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Seniors

Risk for Late-Onset Epilepsy Linked to a Class of Protein, Smoking, Diabetes

A recent study has shown that a class of proteins involved in the metabolism of fats in the body. Apolipoprotein E ε4 (APOE ε4) genotype and the presence of potentially modifiable risk factors such as smoking, hypertension, and diabetes in midlife are associated with a higher risk for late-onset epilepsy. Participants from the Atherosclerosis Risk in Communities (ARIC) study were enrolled in it. At baseline, the investigators collected data on demographics, lifestyle factors, vascular status, and potential epilepsy risk factors. At first study visit, the median participant age was 55 years. The main outcome was the time to late-onset epilepsy development at age less than 60 years of age. Participants were followed from 1987-1989 through 2013. During follow-up, a total of 596 patients devel...

Nasal Spray for Memory?

Insulin Detemir Nasal Spray May Improve Memory in Alzheimer’s Insulin detemir delivered via nasal spray may improve working memory in patients with mild cognitive impairment or Alzheimer’s disease, according to data from a pilot study published in the Journal of Alzheimer’s Disease. Previous studies have demonstrated the potential benefits of intranasal insulin in adults with mild cognitive impairment or Alzheimer’s disease, but no other research has evaluated the effects of intranasally administered insulin detemir, which is a long-lasting insulin analog. For this study, the researchers assigned 60 adults diagnosed with mild cognitive impairment or mild to moderate Alzheimer’s disease to receive placebo (n=20), 20 IU of insulin detemir (n=21) or 40 IU of insu...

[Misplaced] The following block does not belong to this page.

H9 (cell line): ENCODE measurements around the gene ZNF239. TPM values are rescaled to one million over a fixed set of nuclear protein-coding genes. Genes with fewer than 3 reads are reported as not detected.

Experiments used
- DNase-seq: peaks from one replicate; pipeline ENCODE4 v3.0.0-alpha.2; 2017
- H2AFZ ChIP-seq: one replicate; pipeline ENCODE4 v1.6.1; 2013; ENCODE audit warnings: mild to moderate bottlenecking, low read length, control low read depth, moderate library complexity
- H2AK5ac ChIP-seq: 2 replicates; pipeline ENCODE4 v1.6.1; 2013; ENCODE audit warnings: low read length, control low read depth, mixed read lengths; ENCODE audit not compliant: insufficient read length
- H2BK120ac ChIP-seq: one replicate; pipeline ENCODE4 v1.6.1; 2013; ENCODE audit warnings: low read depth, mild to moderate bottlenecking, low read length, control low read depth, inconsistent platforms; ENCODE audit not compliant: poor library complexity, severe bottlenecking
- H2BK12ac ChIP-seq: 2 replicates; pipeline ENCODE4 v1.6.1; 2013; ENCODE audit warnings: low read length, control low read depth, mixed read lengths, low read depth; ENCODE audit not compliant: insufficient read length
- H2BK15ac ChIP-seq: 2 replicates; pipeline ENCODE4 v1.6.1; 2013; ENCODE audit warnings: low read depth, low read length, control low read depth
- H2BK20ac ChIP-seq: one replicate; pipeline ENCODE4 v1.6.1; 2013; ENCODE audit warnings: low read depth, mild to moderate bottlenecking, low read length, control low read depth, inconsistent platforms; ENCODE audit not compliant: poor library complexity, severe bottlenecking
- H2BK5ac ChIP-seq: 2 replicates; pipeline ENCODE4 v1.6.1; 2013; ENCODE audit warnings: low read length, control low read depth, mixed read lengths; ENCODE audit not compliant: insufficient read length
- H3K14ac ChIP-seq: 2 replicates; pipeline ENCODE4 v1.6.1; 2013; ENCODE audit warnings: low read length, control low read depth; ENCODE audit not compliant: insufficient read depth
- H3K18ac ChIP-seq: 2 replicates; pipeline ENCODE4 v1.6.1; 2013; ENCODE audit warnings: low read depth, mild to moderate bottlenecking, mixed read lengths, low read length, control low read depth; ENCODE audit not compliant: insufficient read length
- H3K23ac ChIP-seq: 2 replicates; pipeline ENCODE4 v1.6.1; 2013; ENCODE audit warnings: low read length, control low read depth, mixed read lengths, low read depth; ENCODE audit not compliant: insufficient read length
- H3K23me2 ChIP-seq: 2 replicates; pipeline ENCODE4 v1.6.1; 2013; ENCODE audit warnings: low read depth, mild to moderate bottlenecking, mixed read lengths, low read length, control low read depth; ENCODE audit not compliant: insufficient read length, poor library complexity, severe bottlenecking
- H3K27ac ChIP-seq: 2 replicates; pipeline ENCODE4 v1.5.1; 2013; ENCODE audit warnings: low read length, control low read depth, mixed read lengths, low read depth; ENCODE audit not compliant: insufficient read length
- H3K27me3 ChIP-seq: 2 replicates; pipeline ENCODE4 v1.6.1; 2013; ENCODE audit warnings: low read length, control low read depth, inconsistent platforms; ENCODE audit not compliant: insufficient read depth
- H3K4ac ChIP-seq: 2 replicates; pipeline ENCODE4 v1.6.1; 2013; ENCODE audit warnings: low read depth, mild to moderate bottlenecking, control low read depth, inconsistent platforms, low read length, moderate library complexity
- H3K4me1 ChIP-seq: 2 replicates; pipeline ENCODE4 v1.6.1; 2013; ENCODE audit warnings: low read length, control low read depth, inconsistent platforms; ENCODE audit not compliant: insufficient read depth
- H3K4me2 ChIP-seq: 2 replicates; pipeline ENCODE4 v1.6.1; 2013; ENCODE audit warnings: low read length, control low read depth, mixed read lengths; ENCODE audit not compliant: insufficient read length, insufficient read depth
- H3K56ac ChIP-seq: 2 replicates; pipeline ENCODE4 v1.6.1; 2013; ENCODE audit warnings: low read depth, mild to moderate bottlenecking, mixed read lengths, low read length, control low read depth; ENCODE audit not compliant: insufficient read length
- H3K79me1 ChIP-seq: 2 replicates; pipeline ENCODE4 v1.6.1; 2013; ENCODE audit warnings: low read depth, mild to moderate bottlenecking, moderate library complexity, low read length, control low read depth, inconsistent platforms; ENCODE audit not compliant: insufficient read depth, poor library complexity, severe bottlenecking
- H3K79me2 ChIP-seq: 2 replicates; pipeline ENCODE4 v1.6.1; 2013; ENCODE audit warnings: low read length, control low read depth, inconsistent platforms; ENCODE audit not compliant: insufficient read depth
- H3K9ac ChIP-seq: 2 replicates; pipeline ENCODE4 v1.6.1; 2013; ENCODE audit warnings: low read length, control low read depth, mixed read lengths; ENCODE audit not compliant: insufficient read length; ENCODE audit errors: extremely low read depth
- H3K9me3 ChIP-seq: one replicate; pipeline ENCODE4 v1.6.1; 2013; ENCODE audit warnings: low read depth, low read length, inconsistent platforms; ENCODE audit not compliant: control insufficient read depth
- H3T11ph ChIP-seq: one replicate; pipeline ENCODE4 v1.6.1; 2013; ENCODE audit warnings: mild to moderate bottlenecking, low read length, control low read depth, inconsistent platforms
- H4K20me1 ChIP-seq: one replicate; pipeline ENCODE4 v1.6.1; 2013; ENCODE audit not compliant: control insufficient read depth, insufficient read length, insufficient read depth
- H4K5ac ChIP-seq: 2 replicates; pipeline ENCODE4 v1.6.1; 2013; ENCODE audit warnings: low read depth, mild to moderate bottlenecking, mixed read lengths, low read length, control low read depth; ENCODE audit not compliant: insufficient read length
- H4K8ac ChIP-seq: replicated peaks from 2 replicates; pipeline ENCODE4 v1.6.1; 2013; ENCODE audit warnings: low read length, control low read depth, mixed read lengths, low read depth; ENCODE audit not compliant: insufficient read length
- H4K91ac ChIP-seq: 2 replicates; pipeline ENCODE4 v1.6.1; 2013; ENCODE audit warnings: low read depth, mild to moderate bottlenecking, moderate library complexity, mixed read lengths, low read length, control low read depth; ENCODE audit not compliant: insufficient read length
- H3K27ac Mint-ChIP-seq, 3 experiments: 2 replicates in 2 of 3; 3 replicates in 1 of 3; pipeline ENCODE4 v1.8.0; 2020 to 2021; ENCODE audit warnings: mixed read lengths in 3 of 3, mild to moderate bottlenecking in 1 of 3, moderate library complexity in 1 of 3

FTC refunds Seniors Who Paid Too Much for Epilepsy (and other) Meds at CVS Pharmacys

NEW YORK (AP) – The Federal Trade Commission said that it is mailing refund checks to 13,000 Medicare Part D beneficiaries who were overcharged for drugs because aCVS Caremark Corp. business understated the price of the medications. The checks are being sent to seniors who paid significantly more than they should have for drugs used to treat epilepsy and symptoms of breast cancer, among other illnesses, and who were forced into the so-called “donut hole” as a result of the payments. The “donut hole” a gap in government insurance coverage in which no drug costs are reimbursed. The FTC says its redress administrator Rust Consulting began mailing the checks Tuesday. The checks are valid for 60 days from the date they were issued and they must be cashed within that time...